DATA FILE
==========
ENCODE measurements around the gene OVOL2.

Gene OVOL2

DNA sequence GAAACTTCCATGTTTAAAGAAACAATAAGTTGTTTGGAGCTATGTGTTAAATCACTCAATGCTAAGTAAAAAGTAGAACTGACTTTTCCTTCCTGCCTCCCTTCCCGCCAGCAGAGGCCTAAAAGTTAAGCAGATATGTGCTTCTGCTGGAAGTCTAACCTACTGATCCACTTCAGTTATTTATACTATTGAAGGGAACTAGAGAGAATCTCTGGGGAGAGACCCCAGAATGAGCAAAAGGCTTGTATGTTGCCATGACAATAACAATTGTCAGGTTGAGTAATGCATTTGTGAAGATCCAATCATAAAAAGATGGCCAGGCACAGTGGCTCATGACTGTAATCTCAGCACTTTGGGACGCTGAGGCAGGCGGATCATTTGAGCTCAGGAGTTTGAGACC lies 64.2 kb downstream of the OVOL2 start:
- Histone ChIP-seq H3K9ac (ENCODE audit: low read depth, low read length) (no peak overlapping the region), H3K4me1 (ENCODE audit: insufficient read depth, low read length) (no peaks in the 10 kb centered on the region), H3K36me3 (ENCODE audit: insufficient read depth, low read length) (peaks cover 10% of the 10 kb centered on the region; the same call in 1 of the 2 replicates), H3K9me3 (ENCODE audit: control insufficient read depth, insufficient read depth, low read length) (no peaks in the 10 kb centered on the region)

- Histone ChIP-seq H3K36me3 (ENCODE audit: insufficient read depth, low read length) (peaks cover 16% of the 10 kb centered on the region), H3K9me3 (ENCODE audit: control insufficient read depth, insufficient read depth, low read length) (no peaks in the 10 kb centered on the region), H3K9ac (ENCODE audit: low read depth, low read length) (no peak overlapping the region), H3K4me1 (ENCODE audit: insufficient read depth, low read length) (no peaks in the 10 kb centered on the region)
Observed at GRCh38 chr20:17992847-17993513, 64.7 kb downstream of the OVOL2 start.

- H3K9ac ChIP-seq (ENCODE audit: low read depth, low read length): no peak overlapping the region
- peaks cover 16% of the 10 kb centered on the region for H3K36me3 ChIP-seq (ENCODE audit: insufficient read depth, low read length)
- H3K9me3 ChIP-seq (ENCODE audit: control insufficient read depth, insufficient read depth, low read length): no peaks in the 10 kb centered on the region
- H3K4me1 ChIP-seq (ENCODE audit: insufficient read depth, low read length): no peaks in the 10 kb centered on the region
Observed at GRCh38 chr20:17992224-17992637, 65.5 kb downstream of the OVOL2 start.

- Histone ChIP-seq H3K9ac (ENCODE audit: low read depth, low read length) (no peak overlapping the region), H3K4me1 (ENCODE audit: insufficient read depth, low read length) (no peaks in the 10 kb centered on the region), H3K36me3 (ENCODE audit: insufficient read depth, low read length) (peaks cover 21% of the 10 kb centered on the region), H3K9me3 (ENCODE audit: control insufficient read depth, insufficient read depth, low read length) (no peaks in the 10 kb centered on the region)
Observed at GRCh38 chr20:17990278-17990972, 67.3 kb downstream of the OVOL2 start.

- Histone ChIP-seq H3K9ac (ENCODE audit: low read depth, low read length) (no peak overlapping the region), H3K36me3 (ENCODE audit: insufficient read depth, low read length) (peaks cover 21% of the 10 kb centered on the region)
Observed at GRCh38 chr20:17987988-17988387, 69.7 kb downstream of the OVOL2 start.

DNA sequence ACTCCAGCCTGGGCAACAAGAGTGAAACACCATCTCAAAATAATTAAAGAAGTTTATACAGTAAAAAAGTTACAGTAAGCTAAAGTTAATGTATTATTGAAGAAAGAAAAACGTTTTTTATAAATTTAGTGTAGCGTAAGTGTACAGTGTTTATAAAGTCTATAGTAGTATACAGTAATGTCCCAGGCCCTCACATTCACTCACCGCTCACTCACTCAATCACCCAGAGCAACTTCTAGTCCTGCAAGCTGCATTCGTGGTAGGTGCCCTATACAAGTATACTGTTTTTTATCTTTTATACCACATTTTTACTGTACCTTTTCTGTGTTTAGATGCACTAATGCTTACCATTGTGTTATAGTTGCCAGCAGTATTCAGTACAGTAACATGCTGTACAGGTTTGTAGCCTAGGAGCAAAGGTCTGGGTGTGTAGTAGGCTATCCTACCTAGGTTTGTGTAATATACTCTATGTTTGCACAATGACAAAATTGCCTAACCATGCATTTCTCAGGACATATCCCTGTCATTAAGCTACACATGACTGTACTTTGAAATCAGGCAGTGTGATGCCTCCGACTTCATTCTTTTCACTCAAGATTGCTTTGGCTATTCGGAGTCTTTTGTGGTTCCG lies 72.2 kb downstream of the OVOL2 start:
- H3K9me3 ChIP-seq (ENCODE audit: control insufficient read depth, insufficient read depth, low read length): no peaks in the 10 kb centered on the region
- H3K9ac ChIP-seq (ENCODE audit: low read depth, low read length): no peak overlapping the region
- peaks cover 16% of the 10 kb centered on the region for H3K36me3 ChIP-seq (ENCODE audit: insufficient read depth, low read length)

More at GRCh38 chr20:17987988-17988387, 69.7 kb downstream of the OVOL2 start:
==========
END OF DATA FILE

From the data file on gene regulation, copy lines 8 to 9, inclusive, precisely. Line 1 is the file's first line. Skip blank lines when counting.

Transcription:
- peaks cover 16% of the 10 kb centered on the region for H3K36me3 ChIP-seq (ENCODE audit: insufficient read depth, low read length)
- H3K9me3 ChIP-seq (ENCODE audit: control insufficient read depth, insufficient read depth, low read length): no peaks in the 10 kb centered on the region